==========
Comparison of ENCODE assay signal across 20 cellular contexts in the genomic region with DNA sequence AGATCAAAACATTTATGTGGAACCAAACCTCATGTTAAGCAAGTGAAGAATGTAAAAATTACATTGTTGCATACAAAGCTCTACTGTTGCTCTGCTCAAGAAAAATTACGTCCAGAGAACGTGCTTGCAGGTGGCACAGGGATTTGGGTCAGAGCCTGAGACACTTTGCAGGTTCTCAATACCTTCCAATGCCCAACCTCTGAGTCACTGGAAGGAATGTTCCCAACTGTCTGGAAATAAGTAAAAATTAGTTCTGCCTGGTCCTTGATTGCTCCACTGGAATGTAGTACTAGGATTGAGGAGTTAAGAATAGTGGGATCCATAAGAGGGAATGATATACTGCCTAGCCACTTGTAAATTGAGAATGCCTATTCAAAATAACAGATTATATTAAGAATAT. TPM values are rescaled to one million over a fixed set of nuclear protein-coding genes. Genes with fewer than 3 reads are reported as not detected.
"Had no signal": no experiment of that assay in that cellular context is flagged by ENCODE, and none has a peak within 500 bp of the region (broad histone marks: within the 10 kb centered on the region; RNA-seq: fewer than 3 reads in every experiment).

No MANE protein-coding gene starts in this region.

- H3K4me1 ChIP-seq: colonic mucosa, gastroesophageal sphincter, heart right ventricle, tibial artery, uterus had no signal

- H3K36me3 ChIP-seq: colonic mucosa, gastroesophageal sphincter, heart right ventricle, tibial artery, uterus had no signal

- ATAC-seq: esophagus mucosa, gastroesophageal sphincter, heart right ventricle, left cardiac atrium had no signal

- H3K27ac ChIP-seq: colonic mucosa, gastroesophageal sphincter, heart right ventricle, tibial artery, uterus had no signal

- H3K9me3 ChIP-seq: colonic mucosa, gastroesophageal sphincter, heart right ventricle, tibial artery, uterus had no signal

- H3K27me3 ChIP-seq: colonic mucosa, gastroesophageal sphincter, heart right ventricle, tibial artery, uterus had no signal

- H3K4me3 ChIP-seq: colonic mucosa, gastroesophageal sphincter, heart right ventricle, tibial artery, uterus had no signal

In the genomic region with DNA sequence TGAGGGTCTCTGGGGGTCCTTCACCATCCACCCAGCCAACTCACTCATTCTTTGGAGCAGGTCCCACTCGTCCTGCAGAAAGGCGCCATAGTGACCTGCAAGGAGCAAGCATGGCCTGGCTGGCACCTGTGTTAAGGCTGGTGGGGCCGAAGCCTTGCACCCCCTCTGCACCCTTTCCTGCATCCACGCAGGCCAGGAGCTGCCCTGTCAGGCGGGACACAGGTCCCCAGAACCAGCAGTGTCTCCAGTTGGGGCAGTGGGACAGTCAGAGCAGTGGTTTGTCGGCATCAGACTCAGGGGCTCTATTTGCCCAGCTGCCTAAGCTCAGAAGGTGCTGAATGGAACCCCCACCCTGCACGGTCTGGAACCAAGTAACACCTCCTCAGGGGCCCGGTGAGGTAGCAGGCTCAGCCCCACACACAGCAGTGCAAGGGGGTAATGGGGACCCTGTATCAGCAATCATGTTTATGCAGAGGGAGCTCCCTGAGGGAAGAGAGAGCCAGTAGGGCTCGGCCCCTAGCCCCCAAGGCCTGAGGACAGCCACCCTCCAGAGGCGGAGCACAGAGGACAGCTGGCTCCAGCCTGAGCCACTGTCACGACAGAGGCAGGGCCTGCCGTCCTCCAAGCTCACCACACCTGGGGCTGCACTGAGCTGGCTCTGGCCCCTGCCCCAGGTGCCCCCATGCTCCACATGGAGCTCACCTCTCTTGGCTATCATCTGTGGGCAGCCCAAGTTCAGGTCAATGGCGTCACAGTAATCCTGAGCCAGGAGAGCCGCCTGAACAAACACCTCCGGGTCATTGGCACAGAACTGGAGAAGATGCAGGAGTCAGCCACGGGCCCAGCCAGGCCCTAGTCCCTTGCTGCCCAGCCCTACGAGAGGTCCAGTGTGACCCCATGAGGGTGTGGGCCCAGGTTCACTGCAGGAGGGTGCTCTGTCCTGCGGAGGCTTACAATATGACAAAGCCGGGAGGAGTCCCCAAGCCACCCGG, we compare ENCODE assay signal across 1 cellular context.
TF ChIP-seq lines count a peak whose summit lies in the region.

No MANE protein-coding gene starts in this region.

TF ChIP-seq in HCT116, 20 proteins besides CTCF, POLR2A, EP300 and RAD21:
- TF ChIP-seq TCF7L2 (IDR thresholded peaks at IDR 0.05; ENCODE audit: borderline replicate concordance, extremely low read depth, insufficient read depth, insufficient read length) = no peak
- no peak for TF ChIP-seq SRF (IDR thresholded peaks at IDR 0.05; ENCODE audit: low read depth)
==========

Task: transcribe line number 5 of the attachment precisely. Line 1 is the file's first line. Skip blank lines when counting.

- H3K36me3 ChIP-seq: colonic mucosa, gastroesophageal sphincter, heart right ventricle, tibial artery, uterus had no signal